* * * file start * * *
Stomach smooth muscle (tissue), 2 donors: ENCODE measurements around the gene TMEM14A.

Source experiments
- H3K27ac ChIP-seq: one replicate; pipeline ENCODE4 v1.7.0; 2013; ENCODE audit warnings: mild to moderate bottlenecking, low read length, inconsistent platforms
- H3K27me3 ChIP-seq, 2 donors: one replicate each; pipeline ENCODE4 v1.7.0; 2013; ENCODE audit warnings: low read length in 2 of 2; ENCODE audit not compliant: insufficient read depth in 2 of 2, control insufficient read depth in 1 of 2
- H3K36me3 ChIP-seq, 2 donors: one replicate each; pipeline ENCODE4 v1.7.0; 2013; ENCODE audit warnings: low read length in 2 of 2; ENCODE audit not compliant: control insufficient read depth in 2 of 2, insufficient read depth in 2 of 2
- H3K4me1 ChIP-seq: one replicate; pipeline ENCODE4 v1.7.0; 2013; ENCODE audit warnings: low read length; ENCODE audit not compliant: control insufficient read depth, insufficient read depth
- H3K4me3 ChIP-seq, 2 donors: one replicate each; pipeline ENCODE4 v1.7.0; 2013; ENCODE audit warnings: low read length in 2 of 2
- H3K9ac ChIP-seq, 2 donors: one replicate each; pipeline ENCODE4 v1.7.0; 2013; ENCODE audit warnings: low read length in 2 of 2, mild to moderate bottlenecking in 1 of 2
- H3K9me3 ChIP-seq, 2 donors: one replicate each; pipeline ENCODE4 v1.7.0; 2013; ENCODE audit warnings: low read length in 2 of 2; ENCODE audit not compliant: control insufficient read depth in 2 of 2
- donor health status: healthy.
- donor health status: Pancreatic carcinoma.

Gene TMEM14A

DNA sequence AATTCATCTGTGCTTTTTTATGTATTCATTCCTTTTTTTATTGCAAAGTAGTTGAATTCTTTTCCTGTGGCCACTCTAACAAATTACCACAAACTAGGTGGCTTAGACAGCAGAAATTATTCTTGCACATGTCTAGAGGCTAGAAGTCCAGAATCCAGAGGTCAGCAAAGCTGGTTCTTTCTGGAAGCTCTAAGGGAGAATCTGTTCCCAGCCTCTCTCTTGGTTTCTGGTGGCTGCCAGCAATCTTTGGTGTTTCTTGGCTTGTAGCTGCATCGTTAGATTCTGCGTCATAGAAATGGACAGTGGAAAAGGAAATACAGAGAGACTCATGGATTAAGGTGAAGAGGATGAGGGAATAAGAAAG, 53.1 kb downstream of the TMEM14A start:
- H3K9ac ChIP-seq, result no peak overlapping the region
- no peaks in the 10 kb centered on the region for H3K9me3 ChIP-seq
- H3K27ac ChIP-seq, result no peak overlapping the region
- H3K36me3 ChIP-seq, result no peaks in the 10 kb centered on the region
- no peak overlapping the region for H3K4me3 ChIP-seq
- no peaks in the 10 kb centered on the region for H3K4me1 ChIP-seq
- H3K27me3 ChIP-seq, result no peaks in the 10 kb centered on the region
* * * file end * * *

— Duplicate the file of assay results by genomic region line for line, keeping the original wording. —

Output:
Stomach smooth muscle (tissue), 2 donors: ENCODE measurements around the gene TMEM14A.

Source experiments
- H3K27ac ChIP-seq: one replicate; pipeline ENCODE4 v1.7.0; 2013; ENCODE audit warnings: mild to moderate bottlenecking, low read length, inconsistent platforms
- H3K27me3 ChIP-seq, 2 donors: one replicate each; pipeline ENCODE4 v1.7.0; 2013; ENCODE audit warnings: low read length in 2 of 2; ENCODE audit not compliant: insufficient read depth in 2 of 2, control insufficient read depth in 1 of 2
- H3K36me3 ChIP-seq, 2 donors: one replicate each; pipeline ENCODE4 v1.7.0; 2013; ENCODE audit warnings: low read length in 2 of 2; ENCODE audit not compliant: control insufficient read depth in 2 of 2, insufficient read depth in 2 of 2
- H3K4me1 ChIP-seq: one replicate; pipeline ENCODE4 v1.7.0; 2013; ENCODE audit warnings: low read length; ENCODE audit not compliant: control insufficient read depth, insufficient read depth
- H3K4me3 ChIP-seq, 2 donors: one replicate each; pipeline ENCODE4 v1.7.0; 2013; ENCODE audit warnings: low read length in 2 of 2
- H3K9ac ChIP-seq, 2 donors: one replicate each; pipeline ENCODE4 v1.7.0; 2013; ENCODE audit warnings: low read length in 2 of 2, mild to moderate bottlenecking in 1 of 2
- H3K9me3 ChIP-seq, 2 donors: one replicate each; pipeline ENCODE4 v1.7.0; 2013; ENCODE audit warnings: low read length in 2 of 2; ENCODE audit not compliant: control insufficient read depth in 2 of 2
- donor health status: healthy.
- donor health status: Pancreatic carcinoma.

Gene TMEM14A

DNA sequence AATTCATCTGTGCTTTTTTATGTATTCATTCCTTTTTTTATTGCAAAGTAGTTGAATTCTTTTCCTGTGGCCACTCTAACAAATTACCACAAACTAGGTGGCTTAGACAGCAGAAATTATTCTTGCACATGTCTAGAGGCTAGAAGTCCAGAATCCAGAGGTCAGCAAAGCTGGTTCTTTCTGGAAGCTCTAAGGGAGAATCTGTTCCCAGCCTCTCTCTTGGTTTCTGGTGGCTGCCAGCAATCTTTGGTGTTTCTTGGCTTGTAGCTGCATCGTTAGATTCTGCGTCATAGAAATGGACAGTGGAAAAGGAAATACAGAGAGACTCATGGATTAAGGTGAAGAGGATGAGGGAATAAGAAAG, 53.1 kb downstream of the TMEM14A start:
- H3K9ac ChIP-seq, result no peak overlapping the region
- no peaks in the 10 kb centered on the region for H3K9me3 ChIP-seq
- H3K27ac ChIP-seq, result no peak overlapping the region
- H3K36me3 ChIP-seq, result no peaks in the 10 kb centered on the region
- no peak overlapping the region for H3K4me3 ChIP-seq
- no peaks in the 10 kb centered on the region for H3K4me1 ChIP-seq
- H3K27me3 ChIP-seq, result no peaks in the 10 kb centered on the region